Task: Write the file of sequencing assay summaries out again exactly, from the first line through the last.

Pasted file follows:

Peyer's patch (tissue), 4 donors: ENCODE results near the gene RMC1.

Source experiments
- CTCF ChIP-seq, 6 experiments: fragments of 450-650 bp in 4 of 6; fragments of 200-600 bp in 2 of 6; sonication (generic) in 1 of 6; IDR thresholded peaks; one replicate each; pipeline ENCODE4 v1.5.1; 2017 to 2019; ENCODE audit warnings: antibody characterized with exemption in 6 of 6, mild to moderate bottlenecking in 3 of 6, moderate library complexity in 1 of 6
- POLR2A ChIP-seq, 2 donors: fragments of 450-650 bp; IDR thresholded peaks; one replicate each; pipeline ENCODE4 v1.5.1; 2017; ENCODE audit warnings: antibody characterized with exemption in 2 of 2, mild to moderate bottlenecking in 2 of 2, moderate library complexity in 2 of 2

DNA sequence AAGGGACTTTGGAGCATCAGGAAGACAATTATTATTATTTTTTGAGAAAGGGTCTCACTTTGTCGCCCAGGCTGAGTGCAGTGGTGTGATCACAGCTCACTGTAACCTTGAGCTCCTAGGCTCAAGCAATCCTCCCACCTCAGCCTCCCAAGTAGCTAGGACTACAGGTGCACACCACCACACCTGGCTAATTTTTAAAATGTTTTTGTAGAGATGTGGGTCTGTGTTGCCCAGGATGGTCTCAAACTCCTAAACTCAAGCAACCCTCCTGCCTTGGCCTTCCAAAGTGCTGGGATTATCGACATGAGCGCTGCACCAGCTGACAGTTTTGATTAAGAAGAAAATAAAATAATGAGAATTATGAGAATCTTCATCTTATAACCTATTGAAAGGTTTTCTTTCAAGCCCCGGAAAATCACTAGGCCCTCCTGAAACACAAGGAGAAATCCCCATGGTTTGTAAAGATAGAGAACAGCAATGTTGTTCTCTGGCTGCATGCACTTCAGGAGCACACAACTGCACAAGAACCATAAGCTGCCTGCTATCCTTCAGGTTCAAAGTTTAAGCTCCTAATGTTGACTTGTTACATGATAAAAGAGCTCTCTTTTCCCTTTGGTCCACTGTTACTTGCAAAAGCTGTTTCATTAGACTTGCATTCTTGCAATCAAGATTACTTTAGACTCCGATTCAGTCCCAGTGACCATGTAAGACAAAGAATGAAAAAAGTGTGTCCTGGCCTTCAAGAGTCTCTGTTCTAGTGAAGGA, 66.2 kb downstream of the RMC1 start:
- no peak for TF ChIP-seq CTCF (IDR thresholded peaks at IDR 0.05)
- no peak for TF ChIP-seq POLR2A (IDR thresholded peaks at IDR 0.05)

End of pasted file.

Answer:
Peyer's patch (tissue), 4 donors: ENCODE results near the gene RMC1.

Source experiments
- CTCF ChIP-seq, 6 experiments: fragments of 450-650 bp in 4 of 6; fragments of 200-600 bp in 2 of 6; sonication (generic) in 1 of 6; IDR thresholded peaks; one replicate each; pipeline ENCODE4 v1.5.1; 2017 to 2019; ENCODE audit warnings: antibody characterized with exemption in 6 of 6, mild to moderate bottlenecking in 3 of 6, moderate library complexity in 1 of 6
- POLR2A ChIP-seq, 2 donors: fragments of 450-650 bp; IDR thresholded peaks; one replicate each; pipeline ENCODE4 v1.5.1; 2017; ENCODE audit warnings: antibody characterized with exemption in 2 of 2, mild to moderate bottlenecking in 2 of 2, moderate library complexity in 2 of 2

DNA sequence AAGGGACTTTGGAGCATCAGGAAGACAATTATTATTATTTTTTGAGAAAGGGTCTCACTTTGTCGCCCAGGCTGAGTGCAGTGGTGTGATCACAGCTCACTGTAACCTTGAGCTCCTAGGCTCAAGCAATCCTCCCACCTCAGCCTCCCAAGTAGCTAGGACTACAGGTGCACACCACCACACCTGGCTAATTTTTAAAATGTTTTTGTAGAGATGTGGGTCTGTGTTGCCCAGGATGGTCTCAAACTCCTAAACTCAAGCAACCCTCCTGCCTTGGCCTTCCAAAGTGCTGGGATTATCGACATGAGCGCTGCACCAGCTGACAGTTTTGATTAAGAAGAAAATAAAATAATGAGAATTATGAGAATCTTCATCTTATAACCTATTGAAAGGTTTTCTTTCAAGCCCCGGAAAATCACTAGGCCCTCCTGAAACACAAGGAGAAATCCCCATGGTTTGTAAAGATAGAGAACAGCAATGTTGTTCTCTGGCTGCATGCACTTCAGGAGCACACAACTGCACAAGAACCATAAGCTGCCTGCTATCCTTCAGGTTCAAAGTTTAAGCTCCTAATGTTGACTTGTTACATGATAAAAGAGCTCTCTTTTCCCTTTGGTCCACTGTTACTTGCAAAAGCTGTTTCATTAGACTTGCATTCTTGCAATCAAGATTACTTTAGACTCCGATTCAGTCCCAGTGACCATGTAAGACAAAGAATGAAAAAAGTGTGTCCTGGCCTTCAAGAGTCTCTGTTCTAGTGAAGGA, 66.2 kb downstream of the RMC1 start:
- no peak for TF ChIP-seq CTCF (IDR thresholded peaks at IDR 0.05)
- no peak for TF ChIP-seq POLR2A (IDR thresholded peaks at IDR 0.05)